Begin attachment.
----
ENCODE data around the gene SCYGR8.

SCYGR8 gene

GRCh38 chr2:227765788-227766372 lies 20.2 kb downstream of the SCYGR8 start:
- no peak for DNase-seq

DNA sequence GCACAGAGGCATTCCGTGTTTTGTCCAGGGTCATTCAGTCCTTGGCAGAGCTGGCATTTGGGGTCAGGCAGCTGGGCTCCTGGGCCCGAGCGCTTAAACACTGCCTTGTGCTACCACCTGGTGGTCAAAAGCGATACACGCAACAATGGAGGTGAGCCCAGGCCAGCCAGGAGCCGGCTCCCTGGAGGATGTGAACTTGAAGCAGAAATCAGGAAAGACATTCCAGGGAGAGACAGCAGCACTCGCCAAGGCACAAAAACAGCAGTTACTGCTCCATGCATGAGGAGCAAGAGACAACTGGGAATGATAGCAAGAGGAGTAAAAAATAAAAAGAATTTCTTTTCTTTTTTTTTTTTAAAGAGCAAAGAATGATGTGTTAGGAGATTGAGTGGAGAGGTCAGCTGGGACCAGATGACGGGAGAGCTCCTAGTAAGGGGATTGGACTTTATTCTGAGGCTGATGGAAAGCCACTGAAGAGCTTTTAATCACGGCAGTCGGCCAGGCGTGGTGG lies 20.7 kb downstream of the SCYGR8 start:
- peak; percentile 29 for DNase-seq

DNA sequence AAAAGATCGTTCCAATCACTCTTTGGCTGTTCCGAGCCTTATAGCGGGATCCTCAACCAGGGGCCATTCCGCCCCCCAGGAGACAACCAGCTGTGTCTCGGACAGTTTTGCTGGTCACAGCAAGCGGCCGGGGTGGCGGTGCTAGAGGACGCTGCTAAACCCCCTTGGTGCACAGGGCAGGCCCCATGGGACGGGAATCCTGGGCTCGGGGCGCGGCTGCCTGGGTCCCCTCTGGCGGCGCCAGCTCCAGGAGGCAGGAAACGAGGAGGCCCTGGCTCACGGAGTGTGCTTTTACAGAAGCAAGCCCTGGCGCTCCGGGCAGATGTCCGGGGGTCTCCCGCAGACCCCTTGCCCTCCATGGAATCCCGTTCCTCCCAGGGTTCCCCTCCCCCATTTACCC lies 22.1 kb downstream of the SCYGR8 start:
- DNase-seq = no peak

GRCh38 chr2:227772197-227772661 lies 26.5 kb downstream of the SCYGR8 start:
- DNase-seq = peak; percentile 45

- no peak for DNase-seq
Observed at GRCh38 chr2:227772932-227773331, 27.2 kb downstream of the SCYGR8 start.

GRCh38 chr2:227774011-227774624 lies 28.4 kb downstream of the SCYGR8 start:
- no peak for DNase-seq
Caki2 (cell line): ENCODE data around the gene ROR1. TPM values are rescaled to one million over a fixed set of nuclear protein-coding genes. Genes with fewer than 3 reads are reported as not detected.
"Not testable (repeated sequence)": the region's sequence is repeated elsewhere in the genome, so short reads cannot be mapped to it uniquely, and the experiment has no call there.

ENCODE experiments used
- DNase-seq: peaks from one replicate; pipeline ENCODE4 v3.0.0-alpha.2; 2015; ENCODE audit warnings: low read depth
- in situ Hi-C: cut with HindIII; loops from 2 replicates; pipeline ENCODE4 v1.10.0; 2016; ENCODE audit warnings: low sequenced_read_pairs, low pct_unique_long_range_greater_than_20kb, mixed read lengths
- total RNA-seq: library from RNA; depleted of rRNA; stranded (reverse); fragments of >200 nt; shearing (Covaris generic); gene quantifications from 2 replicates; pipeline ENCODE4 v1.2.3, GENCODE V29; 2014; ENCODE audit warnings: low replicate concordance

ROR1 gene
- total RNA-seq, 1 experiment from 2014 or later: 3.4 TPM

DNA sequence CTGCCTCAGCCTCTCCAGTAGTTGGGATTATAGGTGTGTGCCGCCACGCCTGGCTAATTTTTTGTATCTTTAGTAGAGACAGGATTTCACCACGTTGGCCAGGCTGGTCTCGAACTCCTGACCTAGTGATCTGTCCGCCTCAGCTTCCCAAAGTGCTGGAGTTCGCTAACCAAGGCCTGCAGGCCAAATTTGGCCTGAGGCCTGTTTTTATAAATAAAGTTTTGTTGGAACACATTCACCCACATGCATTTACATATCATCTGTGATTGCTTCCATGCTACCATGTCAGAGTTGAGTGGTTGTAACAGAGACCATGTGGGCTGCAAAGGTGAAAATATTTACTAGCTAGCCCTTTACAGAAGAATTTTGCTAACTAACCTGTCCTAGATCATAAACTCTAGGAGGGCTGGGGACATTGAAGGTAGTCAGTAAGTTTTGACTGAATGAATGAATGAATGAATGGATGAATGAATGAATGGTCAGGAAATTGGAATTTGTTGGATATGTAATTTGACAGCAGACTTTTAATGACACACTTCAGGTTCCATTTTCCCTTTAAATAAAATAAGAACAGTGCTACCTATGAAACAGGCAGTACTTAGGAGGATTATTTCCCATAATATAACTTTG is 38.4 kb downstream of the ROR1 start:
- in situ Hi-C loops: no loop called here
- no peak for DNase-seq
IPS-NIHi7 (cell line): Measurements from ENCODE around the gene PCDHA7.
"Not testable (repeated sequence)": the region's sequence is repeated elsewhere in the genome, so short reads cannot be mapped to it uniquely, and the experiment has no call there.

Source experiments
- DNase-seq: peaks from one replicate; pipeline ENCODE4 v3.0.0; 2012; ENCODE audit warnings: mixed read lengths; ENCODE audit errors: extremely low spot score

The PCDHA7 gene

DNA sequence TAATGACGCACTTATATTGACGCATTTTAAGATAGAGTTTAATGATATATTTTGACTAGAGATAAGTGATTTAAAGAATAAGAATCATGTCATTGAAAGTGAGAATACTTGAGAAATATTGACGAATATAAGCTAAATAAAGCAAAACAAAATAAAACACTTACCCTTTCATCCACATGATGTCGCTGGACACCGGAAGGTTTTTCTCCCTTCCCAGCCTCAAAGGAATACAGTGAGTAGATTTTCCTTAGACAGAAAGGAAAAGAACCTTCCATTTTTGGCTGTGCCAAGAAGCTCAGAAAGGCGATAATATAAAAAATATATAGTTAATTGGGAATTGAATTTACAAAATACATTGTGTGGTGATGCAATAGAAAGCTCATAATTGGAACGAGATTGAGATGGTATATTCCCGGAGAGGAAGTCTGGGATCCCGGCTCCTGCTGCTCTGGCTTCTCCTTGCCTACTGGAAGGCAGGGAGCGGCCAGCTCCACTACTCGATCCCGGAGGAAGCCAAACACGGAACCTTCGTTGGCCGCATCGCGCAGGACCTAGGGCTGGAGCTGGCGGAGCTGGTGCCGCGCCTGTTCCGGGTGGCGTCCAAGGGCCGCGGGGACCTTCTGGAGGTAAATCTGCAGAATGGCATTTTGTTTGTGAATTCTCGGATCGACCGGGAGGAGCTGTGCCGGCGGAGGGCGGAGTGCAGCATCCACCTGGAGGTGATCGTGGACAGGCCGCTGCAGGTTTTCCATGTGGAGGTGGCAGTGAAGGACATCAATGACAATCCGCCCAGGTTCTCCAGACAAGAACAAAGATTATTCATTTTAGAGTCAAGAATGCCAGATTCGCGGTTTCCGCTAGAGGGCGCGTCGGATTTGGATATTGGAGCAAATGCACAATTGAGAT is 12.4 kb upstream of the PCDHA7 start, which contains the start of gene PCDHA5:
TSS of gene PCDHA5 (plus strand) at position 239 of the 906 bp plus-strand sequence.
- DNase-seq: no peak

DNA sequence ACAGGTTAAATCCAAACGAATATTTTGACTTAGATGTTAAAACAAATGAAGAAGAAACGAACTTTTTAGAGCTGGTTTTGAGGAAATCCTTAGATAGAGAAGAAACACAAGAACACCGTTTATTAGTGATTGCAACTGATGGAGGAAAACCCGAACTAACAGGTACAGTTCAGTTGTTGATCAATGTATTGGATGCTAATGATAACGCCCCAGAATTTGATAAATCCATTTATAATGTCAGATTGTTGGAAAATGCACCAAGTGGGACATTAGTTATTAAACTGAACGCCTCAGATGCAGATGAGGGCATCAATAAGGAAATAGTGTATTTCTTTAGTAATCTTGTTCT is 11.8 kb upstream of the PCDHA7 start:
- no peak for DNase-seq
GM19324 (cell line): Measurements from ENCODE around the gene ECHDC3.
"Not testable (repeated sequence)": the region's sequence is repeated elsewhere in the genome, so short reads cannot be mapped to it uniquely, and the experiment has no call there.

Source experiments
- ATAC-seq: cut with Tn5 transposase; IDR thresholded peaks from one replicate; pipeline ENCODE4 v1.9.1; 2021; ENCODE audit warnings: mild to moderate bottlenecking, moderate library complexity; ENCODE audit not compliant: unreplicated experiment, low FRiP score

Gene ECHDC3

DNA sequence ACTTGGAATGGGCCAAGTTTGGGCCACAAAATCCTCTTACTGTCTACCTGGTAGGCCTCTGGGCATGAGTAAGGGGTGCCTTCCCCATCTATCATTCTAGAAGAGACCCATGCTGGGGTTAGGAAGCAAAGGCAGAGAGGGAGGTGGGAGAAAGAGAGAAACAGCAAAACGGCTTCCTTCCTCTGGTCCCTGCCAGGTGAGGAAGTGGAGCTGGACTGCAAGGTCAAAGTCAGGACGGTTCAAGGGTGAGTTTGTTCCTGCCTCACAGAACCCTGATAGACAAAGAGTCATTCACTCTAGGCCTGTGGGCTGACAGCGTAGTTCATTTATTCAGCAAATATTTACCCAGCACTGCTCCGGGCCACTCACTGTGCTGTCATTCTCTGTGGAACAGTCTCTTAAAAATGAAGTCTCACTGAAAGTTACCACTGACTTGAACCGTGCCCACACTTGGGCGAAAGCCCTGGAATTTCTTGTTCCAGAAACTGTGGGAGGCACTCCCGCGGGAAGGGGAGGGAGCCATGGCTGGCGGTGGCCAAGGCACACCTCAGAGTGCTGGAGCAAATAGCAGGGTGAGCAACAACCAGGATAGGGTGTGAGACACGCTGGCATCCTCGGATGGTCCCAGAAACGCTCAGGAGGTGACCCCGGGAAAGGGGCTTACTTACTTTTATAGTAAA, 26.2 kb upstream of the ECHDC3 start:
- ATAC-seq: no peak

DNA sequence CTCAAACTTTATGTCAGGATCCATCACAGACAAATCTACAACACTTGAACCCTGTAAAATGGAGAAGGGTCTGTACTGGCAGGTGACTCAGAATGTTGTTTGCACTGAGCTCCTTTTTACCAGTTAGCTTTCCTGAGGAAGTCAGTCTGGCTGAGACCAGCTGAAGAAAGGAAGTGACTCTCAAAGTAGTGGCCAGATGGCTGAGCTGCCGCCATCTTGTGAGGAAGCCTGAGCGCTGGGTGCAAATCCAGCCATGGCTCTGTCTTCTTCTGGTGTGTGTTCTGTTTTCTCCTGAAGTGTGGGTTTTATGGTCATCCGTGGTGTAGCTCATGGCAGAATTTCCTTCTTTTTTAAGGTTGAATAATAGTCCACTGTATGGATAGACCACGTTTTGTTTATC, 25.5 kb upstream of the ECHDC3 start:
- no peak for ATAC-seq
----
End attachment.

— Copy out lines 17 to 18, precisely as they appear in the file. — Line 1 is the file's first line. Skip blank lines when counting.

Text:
ENCODE experiments used
- DNase-seq: peaks from one replicate; pipeline ENCODE4 v3.0.0-alpha.2; 2015; ENCODE audit warnings: low read depth